If you are a new therapist yourself, you may be a bit overwhelmed by all of the issues that could arise because of attachment. Check out On Being a Therapist for some interesting thoughts. However, if you are a client simply wondering how therapy works, be sure to pick up I’m Working on It in Therapy. This book can help you get the most out of therapy.
Therapists can become attached to their clients for several reasons. They may experience transference if the client reminds them of a prominent figure in their life. Therapists may also experience countertransference depending on how the client interacts with them.
It is healthy and normal for a therapist to become attached to the client. They should truly care about the client’s feelings, well-being and want them to get better. However, a good therapist should refer the client to another professional if they grow too attached.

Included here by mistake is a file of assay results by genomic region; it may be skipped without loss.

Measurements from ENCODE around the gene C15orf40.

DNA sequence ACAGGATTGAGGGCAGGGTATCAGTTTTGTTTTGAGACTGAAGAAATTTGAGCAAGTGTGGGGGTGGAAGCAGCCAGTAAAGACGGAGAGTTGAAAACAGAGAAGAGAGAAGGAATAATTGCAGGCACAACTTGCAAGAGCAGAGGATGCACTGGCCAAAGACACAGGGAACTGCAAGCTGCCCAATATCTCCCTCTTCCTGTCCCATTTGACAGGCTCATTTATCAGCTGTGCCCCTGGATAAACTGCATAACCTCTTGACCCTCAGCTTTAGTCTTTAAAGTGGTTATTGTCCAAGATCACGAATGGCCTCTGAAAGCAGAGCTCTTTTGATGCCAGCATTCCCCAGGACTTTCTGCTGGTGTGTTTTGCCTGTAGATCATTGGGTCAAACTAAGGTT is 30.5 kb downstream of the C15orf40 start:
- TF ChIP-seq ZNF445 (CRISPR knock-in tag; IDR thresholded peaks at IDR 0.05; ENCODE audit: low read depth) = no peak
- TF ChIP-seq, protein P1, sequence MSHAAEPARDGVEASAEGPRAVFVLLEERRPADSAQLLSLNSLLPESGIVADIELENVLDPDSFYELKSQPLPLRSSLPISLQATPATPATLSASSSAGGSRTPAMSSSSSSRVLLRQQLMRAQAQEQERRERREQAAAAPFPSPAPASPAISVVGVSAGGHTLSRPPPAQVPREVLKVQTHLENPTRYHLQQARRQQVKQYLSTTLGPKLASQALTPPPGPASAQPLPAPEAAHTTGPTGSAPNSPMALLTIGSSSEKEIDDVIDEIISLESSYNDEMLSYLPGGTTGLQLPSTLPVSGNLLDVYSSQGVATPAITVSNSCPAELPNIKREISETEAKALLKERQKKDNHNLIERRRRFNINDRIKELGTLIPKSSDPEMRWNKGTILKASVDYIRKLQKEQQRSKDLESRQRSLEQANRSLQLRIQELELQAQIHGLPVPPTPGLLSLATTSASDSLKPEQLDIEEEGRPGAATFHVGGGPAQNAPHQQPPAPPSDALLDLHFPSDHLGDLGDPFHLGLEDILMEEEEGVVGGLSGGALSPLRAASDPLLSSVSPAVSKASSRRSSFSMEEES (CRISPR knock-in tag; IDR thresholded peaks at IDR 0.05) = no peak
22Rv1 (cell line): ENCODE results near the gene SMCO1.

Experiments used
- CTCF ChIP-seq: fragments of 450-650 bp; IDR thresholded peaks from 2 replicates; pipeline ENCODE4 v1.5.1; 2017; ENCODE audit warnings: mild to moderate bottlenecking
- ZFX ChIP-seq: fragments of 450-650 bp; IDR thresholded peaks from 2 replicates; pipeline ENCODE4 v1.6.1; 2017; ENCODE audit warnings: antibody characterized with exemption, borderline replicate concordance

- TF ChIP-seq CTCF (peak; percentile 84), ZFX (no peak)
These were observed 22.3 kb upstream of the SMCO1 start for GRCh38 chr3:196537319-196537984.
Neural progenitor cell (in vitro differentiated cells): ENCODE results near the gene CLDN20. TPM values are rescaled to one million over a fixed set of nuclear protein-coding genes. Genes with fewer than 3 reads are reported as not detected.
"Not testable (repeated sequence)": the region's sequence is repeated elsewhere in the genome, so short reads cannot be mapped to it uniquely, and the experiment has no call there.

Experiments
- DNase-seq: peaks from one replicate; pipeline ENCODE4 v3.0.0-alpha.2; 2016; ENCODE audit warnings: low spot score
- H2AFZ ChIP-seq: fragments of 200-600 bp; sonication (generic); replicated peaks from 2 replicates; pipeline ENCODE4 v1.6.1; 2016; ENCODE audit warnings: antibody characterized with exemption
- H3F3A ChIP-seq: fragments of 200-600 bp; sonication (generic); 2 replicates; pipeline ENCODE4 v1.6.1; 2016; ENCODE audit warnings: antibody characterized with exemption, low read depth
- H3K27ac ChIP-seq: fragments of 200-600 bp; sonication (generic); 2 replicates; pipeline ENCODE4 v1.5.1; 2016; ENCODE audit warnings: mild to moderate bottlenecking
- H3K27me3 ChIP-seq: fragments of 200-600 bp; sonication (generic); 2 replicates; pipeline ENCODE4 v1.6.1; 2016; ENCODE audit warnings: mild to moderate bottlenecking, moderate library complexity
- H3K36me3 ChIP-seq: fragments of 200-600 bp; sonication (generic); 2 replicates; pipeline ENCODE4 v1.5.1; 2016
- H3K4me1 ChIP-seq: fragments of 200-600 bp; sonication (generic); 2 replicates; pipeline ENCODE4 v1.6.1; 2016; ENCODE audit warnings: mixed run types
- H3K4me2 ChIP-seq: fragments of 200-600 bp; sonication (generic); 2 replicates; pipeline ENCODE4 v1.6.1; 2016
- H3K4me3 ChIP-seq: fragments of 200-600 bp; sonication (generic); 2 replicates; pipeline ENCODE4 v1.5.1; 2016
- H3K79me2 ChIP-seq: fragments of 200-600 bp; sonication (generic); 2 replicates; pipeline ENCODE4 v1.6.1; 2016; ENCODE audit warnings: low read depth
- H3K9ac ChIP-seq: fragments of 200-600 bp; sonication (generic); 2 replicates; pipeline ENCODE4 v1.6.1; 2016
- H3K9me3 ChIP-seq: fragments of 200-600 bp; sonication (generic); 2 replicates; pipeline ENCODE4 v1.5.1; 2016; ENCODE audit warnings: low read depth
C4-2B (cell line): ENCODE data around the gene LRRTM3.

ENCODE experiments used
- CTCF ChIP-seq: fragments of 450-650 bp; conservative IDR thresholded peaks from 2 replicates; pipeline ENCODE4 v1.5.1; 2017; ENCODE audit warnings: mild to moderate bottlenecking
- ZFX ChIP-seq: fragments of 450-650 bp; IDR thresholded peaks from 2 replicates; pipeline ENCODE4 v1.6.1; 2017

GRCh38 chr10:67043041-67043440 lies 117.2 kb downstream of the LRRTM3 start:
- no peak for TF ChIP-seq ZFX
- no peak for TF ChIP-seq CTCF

John Cottrell, Ph.D., is a yoga instructor and certified yoga therapist in Salt Lake City, Utah, USA. He has been teaching yoga since 2000. John is originally from Oakland, California, earning his Master of Science and Ph.D. from Pacific Graduate School of Psychology in Palo Alto, California. His clinical practice led him to child and adolescent psychotherapy, drug and alcohol treatment, psychological and neuropsychological testing, and group/couples therapy. John continues his devotion to sharing health and well-being through his business, mbody. He offers private and group yoga classes, yoga therapy, workshops, retreats, written yoga articles, and a men’s yoga clothing line.